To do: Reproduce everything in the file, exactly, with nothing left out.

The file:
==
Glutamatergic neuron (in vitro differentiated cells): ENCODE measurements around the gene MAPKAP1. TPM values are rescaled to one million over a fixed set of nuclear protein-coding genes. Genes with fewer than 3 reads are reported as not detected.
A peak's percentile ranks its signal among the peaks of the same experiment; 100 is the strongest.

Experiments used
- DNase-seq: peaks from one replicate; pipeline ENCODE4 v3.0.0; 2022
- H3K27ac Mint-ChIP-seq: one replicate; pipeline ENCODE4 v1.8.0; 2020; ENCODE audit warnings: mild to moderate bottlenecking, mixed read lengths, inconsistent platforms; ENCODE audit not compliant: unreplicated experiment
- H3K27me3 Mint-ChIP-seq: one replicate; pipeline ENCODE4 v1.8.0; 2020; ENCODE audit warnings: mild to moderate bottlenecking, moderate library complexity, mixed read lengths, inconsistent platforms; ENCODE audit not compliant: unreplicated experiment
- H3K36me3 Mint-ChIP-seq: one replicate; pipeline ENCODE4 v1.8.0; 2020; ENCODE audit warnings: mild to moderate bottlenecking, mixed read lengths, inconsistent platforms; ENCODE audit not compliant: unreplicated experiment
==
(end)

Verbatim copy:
Glutamatergic neuron (in vitro differentiated cells): ENCODE measurements around the gene MAPKAP1. TPM values are rescaled to one million over a fixed set of nuclear protein-coding genes. Genes with fewer than 3 reads are reported as not detected.
A peak's percentile ranks its signal among the peaks of the same experiment; 100 is the strongest.

Experiments used
- DNase-seq: peaks from one replicate; pipeline ENCODE4 v3.0.0; 2022
- H3K27ac Mint-ChIP-seq: one replicate; pipeline ENCODE4 v1.8.0; 2020; ENCODE audit warnings: mild to moderate bottlenecking, mixed read lengths, inconsistent platforms; ENCODE audit not compliant: unreplicated experiment
- H3K27me3 Mint-ChIP-seq: one replicate; pipeline ENCODE4 v1.8.0; 2020; ENCODE audit warnings: mild to moderate bottlenecking, moderate library complexity, mixed read lengths, inconsistent platforms; ENCODE audit not compliant: unreplicated experiment
- H3K36me3 Mint-ChIP-seq: one replicate; pipeline ENCODE4 v1.8.0; 2020; ENCODE audit warnings: mild to moderate bottlenecking, mixed read lengths, inconsistent platforms; ENCODE audit not compliant: unreplicated experiment